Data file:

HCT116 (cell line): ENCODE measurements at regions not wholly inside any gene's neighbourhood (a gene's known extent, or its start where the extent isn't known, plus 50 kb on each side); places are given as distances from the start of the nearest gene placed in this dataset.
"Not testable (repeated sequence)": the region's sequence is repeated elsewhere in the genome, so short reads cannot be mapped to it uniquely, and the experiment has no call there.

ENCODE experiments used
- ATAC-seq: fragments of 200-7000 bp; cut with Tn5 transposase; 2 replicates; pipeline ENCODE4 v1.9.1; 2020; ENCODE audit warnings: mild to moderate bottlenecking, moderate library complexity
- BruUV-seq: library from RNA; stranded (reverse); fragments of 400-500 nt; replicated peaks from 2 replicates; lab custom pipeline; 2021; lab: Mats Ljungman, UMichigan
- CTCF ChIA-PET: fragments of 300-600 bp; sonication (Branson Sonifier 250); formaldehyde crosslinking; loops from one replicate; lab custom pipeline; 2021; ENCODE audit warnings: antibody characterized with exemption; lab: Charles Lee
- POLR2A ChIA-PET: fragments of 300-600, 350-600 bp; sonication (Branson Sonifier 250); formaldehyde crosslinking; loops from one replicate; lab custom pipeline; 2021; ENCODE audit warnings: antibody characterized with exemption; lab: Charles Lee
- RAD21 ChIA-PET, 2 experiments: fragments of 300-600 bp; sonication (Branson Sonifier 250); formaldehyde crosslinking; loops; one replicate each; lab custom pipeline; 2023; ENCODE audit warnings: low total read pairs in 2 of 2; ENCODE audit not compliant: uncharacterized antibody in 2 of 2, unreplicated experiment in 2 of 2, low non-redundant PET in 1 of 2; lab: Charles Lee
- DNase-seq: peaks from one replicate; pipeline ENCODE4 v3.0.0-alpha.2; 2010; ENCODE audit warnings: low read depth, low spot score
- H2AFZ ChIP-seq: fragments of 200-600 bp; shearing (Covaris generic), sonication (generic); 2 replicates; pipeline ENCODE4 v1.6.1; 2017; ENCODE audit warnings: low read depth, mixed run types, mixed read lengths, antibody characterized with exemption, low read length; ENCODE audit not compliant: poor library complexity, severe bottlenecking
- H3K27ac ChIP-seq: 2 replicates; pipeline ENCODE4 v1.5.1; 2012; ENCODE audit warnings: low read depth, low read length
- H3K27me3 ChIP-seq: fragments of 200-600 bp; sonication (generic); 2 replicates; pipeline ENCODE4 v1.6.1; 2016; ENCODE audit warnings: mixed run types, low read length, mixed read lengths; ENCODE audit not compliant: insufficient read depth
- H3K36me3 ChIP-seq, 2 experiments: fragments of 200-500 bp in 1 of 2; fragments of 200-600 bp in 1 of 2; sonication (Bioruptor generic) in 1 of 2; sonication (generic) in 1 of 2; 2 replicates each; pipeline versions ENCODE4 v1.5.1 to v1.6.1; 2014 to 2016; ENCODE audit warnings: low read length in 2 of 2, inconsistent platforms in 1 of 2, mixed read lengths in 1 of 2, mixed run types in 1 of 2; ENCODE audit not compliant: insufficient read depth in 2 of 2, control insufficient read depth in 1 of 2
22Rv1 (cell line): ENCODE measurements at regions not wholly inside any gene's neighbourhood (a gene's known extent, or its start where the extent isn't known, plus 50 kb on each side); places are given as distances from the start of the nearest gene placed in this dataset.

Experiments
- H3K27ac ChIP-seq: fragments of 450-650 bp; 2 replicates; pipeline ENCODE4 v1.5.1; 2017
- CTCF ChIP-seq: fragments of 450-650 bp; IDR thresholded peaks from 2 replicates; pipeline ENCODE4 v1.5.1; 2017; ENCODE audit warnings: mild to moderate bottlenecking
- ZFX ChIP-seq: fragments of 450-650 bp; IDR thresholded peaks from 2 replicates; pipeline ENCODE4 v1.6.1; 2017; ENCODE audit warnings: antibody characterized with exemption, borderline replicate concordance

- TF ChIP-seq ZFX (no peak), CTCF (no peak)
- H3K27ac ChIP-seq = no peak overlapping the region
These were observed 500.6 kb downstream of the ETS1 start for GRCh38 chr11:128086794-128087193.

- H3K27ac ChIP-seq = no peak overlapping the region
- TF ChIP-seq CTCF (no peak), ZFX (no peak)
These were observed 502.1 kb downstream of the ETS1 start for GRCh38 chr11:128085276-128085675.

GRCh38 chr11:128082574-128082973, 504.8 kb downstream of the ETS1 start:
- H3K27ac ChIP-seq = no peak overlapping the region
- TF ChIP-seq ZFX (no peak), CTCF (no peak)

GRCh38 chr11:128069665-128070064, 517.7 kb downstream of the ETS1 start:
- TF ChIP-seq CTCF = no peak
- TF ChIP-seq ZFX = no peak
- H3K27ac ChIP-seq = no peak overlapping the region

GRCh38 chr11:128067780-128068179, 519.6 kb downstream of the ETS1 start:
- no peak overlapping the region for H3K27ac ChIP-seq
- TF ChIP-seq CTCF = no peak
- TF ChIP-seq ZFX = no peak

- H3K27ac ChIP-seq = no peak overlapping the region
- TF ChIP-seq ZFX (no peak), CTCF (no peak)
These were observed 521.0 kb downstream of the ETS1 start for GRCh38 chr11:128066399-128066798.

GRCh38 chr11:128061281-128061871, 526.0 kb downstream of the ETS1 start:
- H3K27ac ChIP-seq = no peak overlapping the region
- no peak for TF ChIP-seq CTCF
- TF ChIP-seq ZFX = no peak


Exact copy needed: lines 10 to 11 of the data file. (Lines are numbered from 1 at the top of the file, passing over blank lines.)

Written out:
- H2AFZ ChIP-seq: fragments of 200-600 bp; shearing (Covaris generic), sonication (generic); 2 replicates; pipeline ENCODE4 v1.6.1; 2017; ENCODE audit warnings: low read depth, mixed run types, mixed read lengths, antibody characterized with exemption, low read length; ENCODE audit not compliant: poor library complexity, severe bottlenecking
- H3K27ac ChIP-seq: 2 replicates; pipeline ENCODE4 v1.5.1; 2012; ENCODE audit warnings: low read depth, low read length